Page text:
• But it's illegal For him. Not for me.

  • But you're signing up to receive political spam I unsubscribed right away, and it's not like I don't get plenty of political spam already.

  • But he'll sell your address to his asshole friends His list may not be a hot seller. His asshole friends will know they're buying a list of people who are willing donate $1 in return for a $20 debit card; it's not clear why anyone would want this. If someone does buy it, and they want to make me the same offer, I will be happy to accept. I'll take free money from almost anyone, the more loathsome the better.

  • But you might help this asshole get elected If Doug Burgum were to beat Trump to the nomination, I would shout from the rooftops that I was proud to be part of his victory.

    If Doug Burgum is even the tiniest speedbump on Trump's path to the nomination, it will be negative $19 well-spent.

  • But it might give him better chances in the election of 2028 I have no reason to think that Burgum would be any worse than any other rich asshole the Republicans might nominate in 2028.

Taking Doug Burgum's $19 was time well-spent, I would do it again.

Addendum: North Dakota tourism

Out of curiosity about the attractions of North Dakota tourism, I spent a little while browsing the North Dakota tourism web site, wondering if the rest of it was as pitiful and apologetic as the waterfall page.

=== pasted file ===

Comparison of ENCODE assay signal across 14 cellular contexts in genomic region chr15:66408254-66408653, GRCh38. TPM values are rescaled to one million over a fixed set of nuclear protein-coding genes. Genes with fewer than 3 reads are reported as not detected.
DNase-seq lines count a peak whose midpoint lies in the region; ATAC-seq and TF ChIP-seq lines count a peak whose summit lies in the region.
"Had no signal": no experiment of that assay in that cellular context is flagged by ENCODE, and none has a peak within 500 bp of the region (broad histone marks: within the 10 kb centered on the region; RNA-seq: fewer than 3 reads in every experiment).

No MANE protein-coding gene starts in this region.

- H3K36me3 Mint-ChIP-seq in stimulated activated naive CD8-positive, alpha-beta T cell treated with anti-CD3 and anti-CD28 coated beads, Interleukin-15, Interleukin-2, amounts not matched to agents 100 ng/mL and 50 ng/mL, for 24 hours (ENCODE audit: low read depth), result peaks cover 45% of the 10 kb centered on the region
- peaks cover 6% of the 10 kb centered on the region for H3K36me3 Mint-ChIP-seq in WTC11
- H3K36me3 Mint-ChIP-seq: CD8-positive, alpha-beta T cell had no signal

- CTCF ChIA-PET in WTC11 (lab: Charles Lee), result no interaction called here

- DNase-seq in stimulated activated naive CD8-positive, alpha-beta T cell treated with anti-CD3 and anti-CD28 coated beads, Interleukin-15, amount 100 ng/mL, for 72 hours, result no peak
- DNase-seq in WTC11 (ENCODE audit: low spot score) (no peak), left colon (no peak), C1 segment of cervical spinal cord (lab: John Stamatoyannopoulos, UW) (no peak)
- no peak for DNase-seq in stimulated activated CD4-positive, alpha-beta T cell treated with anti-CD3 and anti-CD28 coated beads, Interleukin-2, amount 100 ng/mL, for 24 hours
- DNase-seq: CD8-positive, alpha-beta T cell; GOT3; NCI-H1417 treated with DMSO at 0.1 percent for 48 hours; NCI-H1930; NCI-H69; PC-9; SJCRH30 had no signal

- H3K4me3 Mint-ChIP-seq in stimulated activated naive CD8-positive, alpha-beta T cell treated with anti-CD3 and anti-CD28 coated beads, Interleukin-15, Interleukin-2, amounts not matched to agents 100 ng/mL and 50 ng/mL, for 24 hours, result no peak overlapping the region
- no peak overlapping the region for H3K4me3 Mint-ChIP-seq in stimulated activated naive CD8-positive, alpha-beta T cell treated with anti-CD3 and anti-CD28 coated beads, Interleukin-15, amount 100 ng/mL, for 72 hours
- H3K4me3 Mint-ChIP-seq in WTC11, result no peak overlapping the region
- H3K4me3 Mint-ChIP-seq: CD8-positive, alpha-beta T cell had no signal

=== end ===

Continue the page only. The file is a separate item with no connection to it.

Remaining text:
No! They did a great job of selling me on North Dakota tourism. The top three items on the “Things to Do” page are plausible and attractive:

  1. “Nature and Outdoors Activities”, with an excellent picture of a magnificent national park and another of a bison. 100%, no notes.

  2. Recreation. The featured picture is a beaming fisherman holding up an enormous fish; other pictures boast “hiking” and “hunting”.

  3. History. The featured picture is Lakota Sioux in feathered war bonnets.

Good stuff. I had hoped to visit anyway, and the web site has gotten me excited to do it.

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Tue, 01 Aug 2023

Computational content of Gantō's axe

Lately I have been thinking about the formula

$$((P\to Q)\land (\lnot P \to Q)) \to Q \tag{$\color{darkgreen}{\heartsuit}$}$$